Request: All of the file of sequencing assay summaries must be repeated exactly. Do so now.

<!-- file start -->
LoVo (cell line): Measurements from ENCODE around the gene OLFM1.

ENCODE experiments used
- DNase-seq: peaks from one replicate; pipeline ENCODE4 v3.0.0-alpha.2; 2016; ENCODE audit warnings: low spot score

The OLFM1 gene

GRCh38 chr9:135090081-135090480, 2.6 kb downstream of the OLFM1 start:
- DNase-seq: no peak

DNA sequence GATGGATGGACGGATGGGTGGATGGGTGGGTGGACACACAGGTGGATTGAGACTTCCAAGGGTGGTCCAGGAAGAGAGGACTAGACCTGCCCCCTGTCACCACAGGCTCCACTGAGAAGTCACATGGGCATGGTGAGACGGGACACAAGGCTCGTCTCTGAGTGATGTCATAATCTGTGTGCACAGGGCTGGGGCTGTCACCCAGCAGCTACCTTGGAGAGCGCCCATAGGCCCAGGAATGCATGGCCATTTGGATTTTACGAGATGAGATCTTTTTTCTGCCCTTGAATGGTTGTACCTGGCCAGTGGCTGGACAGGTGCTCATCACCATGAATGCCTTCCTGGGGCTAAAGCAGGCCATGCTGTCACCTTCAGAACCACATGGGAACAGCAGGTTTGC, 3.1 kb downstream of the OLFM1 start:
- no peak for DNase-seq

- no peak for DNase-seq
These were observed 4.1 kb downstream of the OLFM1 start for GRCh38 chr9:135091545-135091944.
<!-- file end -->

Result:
LoVo (cell line): Measurements from ENCODE around the gene OLFM1.

ENCODE experiments used
- DNase-seq: peaks from one replicate; pipeline ENCODE4 v3.0.0-alpha.2; 2016; ENCODE audit warnings: low spot score

The OLFM1 gene

GRCh38 chr9:135090081-135090480, 2.6 kb downstream of the OLFM1 start:
- DNase-seq: no peak

DNA sequence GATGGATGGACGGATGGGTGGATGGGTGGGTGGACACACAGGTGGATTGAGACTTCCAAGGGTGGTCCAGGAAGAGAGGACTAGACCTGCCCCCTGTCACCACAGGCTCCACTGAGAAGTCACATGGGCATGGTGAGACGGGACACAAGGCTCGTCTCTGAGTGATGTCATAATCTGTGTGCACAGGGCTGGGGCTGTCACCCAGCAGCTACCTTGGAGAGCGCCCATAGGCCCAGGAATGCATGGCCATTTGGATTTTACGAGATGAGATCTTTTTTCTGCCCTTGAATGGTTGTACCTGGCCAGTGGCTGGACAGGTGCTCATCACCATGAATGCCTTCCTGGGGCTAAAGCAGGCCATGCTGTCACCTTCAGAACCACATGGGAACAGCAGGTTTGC, 3.1 kb downstream of the OLFM1 start:
- no peak for DNase-seq

- no peak for DNase-seq
These were observed 4.1 kb downstream of the OLFM1 start for GRCh38 chr9:135091545-135091944.